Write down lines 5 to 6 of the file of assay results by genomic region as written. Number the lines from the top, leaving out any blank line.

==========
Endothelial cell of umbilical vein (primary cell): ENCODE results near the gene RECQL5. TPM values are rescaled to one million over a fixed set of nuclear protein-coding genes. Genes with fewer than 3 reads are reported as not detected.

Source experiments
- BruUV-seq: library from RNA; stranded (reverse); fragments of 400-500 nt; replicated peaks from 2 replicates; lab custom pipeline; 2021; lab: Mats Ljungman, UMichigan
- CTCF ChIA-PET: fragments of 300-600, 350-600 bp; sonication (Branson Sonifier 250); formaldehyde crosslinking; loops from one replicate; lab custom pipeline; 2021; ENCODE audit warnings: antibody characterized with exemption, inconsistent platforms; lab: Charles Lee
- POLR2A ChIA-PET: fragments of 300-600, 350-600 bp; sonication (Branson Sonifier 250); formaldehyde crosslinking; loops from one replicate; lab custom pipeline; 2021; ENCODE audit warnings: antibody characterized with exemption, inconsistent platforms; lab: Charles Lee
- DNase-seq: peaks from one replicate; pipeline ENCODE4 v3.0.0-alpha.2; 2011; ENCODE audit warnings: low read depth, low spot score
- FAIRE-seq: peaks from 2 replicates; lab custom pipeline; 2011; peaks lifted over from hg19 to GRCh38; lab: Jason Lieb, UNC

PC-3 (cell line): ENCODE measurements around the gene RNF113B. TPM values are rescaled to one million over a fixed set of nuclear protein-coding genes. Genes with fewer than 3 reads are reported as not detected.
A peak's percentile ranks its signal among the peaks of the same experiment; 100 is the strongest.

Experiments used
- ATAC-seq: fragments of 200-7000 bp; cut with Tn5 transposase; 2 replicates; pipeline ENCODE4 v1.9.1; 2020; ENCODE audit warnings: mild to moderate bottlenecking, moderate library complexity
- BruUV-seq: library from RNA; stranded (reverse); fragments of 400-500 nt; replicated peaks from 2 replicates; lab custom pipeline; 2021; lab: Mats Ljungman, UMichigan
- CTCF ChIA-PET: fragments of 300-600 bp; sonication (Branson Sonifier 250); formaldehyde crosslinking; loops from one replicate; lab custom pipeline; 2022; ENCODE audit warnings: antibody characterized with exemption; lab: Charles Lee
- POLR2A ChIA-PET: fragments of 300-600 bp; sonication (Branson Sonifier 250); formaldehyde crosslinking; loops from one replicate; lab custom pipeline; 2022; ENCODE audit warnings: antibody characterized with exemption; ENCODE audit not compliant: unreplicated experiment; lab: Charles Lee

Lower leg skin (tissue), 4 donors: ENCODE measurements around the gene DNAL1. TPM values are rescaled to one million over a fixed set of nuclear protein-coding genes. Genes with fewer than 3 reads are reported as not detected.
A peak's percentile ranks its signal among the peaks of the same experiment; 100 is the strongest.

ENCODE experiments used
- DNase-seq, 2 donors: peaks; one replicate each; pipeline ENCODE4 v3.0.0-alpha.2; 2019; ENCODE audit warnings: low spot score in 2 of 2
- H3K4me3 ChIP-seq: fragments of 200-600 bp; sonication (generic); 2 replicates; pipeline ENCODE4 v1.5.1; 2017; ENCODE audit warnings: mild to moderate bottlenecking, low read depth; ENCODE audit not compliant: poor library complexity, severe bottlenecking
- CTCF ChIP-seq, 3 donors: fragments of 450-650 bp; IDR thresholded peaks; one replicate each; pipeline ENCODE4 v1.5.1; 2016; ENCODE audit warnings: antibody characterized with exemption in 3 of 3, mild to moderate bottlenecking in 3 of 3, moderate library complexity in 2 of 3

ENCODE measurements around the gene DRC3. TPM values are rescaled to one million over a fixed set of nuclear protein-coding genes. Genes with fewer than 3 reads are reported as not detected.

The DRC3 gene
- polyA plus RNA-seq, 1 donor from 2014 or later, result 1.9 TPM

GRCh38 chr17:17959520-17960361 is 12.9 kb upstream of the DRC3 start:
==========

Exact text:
- POLR2A ChIA-PET: fragments of 300-600, 350-600 bp; sonication (Branson Sonifier 250); formaldehyde crosslinking; loops from one replicate; lab custom pipeline; 2021; ENCODE audit warnings: antibody characterized with exemption, inconsistent platforms; lab: Charles Lee
- DNase-seq: peaks from one replicate; pipeline ENCODE4 v3.0.0-alpha.2; 2011; ENCODE audit warnings: low read depth, low spot score